``Pacifist of the Pacific.'' New Zealand earned the moniker three years ago by banning United States ships carrying nuclear weapons from its harbors. The rebuff by a long-time ally stunned the US. It ended the ANZUS defense alliance between Australia, New Zealand, and the US.
Ironically, New Zealand is now pumping growing sums into its biggest military buildup in more than a decade.
``By the mid-1990s, New Zealand's Air Force, Navy, and Army are going to be better equipped than they've been since Vietnam,'' says Steve Hoadley, a political-science professor at Auckland University.
The impetus for Kiwi rearmament is being provided by Prime Minister David Lange's antinuclear, go-it-alone stance. ``The breakup of ANZUS has legitimized, even among the Labor Party people who are normally antimilitary, the expenditure of resources for the reequipment program,'' says Mr. Hoadley.
This week the Royal New Zealand Navy received a new South Korean-made tanker - its first. Four modern custom-built frigates, estimated at $1.5 billion (New Zealand; US$1 billion), are on the drawing board. The Army has been promised a logistics support ship, new field gear, and 18,000 Austrian Steyr rifles in the next few years. Updates on electronics and weapons systems in warplanes are underway. And military and retirement pay has been increased.
The defense budget has risen to 2 percent of gross national product, with double-digit budget increases in each of the last two years. Some argue the expenditures are only keeping pace with inflation. But the increases have occurred against the backdrop of a flagging economy and cutbacks in federal budgets.
The funding hikes are being prompted by a post-ANZUS reassessment which has resulted in a new focus on regional security. New Zealand has been, in Lange's words, ``maintaining paper forces and covering for the deficiencies by pointing to security guarantees offered by our allies.''
For example, New Zealand's aging second-hand British frigates were built for short-cruises in the Atlantic. But New Zealand is a three-day sail from the nearest Australian port. Its security responsibilities include policing fishing grounds and providing hurricane relief for a number of Pacific island dependents. This effectively stretches New Zealand's armed forces over one-sixth of the earth's surface.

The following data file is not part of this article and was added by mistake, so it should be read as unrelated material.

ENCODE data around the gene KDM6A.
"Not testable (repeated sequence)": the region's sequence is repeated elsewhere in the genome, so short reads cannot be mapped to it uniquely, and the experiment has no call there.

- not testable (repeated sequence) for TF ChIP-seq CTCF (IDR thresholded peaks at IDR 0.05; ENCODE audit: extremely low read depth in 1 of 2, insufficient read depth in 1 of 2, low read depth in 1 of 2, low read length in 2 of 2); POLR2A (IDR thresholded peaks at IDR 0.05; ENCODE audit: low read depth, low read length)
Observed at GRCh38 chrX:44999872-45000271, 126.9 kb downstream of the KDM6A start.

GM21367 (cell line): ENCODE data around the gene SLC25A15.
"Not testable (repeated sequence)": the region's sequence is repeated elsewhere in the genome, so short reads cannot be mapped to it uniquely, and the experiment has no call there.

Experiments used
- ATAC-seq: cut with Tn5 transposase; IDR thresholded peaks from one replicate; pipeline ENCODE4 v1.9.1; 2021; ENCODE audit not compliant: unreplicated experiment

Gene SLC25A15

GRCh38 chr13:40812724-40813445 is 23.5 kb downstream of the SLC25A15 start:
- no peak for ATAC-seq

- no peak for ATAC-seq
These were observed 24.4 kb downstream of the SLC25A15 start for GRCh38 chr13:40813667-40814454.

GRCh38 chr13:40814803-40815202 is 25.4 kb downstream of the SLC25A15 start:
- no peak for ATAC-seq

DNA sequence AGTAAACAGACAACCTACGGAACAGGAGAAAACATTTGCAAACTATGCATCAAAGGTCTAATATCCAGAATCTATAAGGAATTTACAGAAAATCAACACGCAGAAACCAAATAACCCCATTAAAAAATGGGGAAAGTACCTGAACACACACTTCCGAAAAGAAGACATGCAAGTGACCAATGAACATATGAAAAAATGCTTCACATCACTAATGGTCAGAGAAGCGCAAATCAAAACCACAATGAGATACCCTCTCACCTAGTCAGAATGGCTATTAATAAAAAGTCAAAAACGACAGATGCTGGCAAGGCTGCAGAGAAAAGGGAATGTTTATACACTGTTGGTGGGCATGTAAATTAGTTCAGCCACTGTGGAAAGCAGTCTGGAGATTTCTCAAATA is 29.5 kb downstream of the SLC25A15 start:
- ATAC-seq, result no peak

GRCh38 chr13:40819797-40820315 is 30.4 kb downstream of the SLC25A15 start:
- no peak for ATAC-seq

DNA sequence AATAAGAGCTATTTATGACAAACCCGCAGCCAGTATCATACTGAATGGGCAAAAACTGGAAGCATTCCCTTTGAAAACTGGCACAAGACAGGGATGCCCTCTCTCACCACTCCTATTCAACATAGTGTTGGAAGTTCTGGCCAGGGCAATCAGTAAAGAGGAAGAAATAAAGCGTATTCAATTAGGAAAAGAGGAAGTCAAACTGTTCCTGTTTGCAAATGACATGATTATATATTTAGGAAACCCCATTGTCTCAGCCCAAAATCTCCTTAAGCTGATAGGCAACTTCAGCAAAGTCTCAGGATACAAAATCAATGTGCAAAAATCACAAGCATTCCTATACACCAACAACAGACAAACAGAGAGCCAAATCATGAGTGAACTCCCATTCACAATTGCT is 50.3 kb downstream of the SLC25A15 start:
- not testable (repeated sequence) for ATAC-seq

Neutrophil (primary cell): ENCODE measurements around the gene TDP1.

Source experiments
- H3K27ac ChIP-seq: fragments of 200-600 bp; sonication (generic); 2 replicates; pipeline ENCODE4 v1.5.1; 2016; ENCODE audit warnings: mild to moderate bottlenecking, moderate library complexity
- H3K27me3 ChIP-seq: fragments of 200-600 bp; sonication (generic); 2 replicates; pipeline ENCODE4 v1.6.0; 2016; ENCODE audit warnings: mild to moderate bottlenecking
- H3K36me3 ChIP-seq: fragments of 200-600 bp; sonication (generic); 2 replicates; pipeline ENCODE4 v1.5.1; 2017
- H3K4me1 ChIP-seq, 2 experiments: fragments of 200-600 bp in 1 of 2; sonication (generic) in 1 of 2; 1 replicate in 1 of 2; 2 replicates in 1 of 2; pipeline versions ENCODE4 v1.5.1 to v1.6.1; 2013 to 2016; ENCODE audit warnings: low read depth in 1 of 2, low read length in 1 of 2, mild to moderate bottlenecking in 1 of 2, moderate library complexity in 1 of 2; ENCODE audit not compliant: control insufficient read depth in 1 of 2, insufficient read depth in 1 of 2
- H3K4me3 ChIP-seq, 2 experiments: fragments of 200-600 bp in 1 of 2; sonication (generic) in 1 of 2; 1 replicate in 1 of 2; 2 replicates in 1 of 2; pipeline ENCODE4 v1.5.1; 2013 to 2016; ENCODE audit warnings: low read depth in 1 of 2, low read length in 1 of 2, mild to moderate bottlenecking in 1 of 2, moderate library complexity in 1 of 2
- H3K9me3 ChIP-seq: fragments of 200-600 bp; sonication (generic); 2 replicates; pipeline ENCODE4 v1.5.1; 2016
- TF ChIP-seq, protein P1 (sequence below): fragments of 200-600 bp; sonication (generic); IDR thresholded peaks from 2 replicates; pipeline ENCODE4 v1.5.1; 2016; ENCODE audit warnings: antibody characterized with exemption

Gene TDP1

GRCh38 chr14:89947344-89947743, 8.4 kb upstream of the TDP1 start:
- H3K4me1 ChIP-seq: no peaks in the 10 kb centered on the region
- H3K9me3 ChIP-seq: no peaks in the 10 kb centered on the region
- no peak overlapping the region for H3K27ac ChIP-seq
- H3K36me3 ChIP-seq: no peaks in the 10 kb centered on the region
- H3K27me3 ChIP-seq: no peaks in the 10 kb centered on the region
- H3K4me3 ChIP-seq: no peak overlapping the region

Yet, ``until now, New Zealand has had to rely on Australia or the US for refueling and replenishment for long-range cruises,'' points out Alan Burnett, author of ``The A-NZ-US Triangle.'' Also, New Zealand severed defense ties with coup-ridden Fiji last year, losing a crucial South Pacific refueling point. Thus, the significance of the just-delivered tanker and the need for a logistics support ship.
Overall, Lange's policy hasn't been easy for the New Zealand military to swallow. In 1985, the US drastically cut the flow of intelligence data to New Zealand, reduced personnel exchanges, and stopped all joint exercises.
Losing the US as a naval training partner has hurt morale. An estimated 10 percent of the mid- to senior-level officers left. It is difficult for a small Navy to compensate for the benefits of having access to the US Navy's top radar, sonar, electronics, and antisubmarine warfare experts, notes Hoadley.
But Defense Minister Bob Tizard says the new equipment and strategy is conquering morale problems. He boasts that New Zealand now enjoys ``a closer level of cooperation and planning with Australia.''
Indeed, New Zealand has no choice but to work more closely with its largest South Pacific neighbor. Australia isn't particularly enamored with the arrangement, which adds to its own defense costs. It now has a double schedule of training exercises - one with the US, and one with New Zealand.
But Mr. Tizard says Australia reaps certain economic benefits. New Zealand will be participating in the Australian frigate-building program. By adding four to Australia's eight planned frigates, unit costs decline. New Zealand will buy rifles through Australia and may add to its order for new helicopters.
Tizard admits losing the US as a military partner has hurt. But he argues New Zealand has stopped letting ``the US do our thinking for us. In terms of the regional threats we foresee, we've actually gained quite substantially.''